$5 billion – the investment Intel is making in Chandler to build a new chip manufacturing plant, adding 1,000 new jobs. The same week that announcment was made, Tucson’s announced was the arrival of 400 new call center jobs.
300 and 500 – the number of new jobs Sargent Controls is bringing to Marana and Roche is adding at Ventana Medical Systems in Oro Valley. Between Roche and Sanofi Aventis, Oro Valley now has the No. 3 and No. 6 ranked largest biotech firms in the world.
390 – The combined number of employees earning $100,000 or more working for the City of Tucson (200) and Pima County (190). There are 122 staffers in the White House who make more than $100,000.
$340,000 – the per-unit cost to rebuild the $23 million Martin Luther King low income housing project in downtown Tucson. Upon completion the building appraised at $10.5 million. Studio and one-bedroom apartments will rent for $167. A three-bedroom apartment in Oro Valley rents for $1,500 a month.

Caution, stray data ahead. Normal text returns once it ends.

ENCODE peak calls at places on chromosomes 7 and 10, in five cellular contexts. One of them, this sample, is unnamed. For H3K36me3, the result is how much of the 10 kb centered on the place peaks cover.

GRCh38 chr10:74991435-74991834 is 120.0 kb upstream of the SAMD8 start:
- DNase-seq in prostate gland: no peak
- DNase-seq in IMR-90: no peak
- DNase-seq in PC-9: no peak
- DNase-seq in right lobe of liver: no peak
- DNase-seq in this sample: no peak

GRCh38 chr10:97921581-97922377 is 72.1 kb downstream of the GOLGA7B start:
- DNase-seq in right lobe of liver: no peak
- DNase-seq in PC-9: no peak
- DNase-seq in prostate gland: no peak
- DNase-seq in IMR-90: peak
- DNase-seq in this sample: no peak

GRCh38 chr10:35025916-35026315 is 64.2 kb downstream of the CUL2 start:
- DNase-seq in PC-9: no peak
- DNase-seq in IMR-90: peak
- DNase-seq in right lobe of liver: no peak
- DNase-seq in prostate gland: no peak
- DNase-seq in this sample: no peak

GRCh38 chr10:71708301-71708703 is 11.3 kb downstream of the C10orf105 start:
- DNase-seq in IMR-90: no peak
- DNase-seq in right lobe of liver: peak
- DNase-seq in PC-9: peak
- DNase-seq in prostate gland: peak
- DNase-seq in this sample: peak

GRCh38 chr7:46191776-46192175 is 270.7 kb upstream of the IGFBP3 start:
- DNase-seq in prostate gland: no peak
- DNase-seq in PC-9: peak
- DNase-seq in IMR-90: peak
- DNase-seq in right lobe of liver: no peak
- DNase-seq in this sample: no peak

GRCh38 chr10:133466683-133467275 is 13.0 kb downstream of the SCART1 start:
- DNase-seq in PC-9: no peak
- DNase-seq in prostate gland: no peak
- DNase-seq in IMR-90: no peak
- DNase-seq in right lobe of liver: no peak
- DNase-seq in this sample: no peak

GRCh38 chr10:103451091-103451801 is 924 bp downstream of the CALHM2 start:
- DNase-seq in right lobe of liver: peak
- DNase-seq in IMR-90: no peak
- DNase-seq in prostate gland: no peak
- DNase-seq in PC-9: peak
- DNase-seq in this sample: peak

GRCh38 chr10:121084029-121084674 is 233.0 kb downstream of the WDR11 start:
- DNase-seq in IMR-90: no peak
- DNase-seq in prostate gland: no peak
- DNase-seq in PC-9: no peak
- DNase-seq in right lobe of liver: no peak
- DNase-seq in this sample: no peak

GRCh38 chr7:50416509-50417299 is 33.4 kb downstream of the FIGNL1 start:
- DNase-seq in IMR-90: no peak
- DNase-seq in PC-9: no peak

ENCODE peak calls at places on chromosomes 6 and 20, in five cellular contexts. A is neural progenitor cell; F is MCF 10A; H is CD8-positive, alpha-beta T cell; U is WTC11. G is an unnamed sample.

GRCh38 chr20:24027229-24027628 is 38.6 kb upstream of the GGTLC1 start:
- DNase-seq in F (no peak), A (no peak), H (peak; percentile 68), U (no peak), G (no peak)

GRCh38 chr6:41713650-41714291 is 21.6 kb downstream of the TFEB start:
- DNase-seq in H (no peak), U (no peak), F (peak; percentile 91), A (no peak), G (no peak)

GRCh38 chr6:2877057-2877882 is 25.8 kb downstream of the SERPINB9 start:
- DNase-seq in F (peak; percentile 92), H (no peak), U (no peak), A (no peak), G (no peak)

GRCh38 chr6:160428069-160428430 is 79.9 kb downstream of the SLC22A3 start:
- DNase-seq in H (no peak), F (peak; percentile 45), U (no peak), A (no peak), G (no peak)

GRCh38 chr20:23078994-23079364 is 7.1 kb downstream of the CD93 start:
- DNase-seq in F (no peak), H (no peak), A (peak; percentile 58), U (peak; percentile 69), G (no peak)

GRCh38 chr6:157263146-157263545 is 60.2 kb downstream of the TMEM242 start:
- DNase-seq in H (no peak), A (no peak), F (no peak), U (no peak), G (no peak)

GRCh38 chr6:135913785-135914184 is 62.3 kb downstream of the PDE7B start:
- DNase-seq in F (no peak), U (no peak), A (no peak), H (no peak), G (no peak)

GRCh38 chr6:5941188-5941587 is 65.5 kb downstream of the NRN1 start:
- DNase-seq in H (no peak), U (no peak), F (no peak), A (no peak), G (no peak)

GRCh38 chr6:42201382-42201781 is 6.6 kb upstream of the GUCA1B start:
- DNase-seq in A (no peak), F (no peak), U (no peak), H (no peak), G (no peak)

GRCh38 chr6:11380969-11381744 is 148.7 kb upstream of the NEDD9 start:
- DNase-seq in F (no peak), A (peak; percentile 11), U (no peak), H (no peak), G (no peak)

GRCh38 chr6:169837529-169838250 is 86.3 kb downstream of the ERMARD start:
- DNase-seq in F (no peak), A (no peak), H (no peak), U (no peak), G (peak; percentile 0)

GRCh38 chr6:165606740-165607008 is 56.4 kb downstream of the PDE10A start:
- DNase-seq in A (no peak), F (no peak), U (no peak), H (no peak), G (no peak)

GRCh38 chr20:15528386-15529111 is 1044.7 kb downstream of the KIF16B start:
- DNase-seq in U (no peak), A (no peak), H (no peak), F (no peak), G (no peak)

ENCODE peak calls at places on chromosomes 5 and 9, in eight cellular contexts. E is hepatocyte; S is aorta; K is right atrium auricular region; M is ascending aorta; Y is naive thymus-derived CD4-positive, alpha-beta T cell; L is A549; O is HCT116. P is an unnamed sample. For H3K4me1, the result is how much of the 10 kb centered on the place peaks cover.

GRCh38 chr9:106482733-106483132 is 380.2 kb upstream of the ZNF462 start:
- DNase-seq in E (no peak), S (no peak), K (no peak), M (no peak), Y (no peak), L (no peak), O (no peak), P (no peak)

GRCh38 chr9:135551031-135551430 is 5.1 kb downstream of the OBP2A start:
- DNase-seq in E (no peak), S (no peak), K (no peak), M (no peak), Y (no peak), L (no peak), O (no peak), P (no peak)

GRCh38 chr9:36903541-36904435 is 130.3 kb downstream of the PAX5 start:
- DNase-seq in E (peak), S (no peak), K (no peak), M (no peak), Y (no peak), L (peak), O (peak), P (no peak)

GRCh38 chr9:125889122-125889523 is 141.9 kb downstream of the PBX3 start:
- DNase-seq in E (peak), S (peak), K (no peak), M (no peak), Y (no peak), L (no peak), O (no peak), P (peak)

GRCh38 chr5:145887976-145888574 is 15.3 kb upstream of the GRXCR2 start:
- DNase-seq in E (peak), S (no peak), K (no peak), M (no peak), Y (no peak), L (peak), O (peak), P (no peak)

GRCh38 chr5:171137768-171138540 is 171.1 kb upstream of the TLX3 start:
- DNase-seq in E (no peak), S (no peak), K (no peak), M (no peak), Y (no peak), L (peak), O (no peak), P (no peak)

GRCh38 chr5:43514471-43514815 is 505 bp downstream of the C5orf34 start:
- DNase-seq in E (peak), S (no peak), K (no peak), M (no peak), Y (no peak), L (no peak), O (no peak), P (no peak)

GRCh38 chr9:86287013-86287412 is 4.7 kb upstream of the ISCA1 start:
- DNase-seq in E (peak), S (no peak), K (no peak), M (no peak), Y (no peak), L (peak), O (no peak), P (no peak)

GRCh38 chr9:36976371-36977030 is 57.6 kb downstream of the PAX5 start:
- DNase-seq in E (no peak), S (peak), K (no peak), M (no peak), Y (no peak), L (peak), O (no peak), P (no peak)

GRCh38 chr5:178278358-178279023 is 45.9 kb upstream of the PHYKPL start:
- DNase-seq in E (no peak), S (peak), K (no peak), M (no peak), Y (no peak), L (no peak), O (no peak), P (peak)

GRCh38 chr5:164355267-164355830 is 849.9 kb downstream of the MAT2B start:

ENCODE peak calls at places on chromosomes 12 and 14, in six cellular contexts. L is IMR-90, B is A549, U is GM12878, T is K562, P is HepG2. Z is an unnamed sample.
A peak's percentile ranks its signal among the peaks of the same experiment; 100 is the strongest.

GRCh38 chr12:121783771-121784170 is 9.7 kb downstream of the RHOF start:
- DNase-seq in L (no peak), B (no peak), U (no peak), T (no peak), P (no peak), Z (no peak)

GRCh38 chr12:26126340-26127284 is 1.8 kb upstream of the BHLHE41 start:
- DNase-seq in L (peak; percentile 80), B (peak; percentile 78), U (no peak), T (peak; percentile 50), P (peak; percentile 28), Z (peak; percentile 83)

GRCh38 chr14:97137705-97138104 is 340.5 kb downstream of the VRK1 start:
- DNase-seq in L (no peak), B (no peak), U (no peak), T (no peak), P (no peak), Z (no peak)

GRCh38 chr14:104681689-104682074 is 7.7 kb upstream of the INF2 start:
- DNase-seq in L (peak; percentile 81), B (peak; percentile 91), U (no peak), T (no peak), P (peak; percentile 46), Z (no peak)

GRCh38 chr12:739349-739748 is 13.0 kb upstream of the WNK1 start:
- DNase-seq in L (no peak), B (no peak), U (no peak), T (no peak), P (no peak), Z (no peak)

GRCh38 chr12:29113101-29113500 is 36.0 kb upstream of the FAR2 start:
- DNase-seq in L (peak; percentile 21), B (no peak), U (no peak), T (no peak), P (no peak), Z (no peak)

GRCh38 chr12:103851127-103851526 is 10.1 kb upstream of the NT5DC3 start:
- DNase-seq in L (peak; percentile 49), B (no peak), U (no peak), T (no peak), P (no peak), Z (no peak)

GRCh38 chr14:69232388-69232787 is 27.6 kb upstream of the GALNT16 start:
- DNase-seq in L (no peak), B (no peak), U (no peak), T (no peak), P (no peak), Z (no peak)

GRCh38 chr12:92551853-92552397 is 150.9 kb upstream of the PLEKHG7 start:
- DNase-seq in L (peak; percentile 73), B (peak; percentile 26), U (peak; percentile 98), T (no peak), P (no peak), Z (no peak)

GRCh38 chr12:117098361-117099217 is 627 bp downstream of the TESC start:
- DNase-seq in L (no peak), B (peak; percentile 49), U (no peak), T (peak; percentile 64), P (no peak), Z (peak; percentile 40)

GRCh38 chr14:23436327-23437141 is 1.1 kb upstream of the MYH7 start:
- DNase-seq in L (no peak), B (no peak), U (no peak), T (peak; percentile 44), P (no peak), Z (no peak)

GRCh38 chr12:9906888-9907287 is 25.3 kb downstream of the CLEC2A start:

$820,000 – the price paid by Rio Nuevo to make a 15-minute video that was to be played at the Heritage Museum which never got built.
2.4 – the number of police officers per 1,000 population in Oro Valley. In Marana the figure is 2.05, Tucson is 2.0 and unincorporated Pima County is 1.28.
$17.53 – the bed tax paid on an average hotel room in Tucson. It’s the highest in Arizona and higher such cities as Austin, Texas, Las Vegas, Salt Lake City and Honolulu.
4.1 percent – the increase from 2000 to 2010 in passengers served at Tucson International Airport. The region’s population grew by 20.1 percent over the same period. In the two previous decades, 1990-2000 and 1980-1990, Tucson airport passenger traffic grew by 74.4 percent and 66.3 percent, respectively.
60 percent – the number of students in Tucson Unified School District who identify themselves as Hispanic. Those identifying themselves as Anglo represent 25 percent.
93,699 – average daily circulation of the Arizona Daily Star, down from 113,296 in 2005.
21.8 percent – the percentage of Tucson’s workforce in the government sector. It ranks No. 5 among the highest percentage of government workers in a non-state capital city and 11th among all cities.
$4.8 million – the price land speculator Yoram Levy paid by buy 2,760 acres in the Santa Rita Mountains in 2004. A year later he offered to sell it to Pima County for $11.5 million, which turned it down, and by June 2005 it was sold to Rosemont Copper for $20.8 million. As a copper mine it is projected to produce annual revenues of $3.8 billion.